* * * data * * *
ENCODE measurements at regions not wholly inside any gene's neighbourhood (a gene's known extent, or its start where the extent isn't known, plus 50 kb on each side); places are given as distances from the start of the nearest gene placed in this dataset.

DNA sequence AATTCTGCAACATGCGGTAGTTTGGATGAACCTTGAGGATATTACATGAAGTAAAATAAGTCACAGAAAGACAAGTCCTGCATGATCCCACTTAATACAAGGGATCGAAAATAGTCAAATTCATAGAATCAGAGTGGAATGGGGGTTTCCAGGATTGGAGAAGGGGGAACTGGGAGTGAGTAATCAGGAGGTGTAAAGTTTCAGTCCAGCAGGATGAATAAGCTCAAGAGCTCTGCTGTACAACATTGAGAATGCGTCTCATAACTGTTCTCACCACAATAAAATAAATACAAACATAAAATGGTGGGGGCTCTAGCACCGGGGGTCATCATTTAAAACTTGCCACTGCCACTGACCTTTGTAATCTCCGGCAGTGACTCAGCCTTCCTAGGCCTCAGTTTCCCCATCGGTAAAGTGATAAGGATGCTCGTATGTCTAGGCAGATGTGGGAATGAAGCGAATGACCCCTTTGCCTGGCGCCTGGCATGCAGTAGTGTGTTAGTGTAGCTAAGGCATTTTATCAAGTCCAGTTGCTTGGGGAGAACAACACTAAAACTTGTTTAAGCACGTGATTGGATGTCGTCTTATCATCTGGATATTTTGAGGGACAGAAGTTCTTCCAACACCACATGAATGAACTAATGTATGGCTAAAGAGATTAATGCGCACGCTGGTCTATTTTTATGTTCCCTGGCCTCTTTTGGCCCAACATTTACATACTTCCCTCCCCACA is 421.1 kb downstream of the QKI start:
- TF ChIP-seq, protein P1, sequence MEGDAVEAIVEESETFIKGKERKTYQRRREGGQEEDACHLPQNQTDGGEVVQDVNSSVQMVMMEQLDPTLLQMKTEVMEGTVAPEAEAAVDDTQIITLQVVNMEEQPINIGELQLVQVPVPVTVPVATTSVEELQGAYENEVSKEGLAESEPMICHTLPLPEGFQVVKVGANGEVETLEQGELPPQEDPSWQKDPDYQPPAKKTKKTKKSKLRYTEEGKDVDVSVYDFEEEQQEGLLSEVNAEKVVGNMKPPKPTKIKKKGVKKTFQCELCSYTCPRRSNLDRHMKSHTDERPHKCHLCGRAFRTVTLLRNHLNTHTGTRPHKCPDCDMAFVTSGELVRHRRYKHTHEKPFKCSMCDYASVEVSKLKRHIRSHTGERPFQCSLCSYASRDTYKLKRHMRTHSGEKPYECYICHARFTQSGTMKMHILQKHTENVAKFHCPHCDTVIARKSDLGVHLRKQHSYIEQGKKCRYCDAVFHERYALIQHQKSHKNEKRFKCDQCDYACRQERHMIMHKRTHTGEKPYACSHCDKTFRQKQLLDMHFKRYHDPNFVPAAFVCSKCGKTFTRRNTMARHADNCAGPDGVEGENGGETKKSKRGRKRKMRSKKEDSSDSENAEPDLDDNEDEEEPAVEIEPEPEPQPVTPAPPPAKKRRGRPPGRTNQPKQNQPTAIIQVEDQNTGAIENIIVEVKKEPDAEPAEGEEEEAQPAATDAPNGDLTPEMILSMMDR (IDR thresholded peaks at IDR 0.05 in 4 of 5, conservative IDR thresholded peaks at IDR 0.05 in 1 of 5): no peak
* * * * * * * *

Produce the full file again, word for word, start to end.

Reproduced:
ENCODE measurements at regions not wholly inside any gene's neighbourhood (a gene's known extent, or its start where the extent isn't known, plus 50 kb on each side); places are given as distances from the start of the nearest gene placed in this dataset.

DNA sequence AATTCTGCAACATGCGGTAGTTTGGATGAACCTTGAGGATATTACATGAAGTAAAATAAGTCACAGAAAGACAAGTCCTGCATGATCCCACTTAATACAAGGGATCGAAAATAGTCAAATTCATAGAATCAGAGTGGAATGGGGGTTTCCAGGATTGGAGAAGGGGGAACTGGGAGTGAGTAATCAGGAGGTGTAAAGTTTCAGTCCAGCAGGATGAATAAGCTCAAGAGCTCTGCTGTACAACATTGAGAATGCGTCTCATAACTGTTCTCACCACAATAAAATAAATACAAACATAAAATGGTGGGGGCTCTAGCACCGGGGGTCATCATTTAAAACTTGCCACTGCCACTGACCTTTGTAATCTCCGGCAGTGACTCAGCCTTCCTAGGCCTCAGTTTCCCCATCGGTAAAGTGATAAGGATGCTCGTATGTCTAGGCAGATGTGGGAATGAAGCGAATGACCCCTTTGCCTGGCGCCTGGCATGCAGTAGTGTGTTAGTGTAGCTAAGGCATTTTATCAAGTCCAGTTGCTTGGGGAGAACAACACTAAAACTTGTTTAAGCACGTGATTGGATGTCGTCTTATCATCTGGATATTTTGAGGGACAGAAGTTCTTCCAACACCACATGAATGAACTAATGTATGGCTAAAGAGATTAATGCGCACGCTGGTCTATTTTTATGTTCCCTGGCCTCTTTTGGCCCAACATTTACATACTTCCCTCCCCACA is 421.1 kb downstream of the QKI start:
- TF ChIP-seq, protein P1, sequence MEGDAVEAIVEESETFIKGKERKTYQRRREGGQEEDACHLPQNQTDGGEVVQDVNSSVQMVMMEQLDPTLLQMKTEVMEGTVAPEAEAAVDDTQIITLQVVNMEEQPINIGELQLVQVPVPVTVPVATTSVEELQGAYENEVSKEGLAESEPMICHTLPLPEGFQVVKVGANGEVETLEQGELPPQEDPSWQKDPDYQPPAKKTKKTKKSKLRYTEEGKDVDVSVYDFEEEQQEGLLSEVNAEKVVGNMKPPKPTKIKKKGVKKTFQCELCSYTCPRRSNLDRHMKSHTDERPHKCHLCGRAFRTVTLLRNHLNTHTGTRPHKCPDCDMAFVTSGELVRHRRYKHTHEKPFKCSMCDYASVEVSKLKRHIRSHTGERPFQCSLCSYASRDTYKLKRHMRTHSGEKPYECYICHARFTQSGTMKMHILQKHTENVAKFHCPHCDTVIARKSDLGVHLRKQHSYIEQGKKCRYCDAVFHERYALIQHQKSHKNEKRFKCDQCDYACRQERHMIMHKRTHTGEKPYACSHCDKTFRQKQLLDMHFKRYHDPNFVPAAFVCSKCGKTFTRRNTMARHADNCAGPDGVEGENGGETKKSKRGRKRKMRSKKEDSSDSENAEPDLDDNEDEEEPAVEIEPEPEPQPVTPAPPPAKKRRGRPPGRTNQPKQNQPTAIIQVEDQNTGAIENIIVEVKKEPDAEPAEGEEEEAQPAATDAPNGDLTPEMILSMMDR (IDR thresholded peaks at IDR 0.05 in 4 of 5, conservative IDR thresholded peaks at IDR 0.05 in 1 of 5): no peak